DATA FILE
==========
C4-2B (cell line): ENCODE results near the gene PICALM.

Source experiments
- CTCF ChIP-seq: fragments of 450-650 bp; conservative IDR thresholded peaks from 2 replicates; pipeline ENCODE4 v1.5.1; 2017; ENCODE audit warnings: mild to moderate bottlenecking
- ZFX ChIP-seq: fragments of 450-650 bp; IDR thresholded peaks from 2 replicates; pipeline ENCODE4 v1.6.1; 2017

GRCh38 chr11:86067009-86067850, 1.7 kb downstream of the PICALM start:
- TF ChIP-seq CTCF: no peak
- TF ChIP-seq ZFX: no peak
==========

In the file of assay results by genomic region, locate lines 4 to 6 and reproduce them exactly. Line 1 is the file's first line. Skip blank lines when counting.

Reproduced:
- ZFX ChIP-seq: fragments of 450-650 bp; IDR thresholded peaks from 2 replicates; pipeline ENCODE4 v1.6.1; 2017

GRCh38 chr11:86067009-86067850, 1.7 kb downstream of the PICALM start:
- TF ChIP-seq CTCF: no peak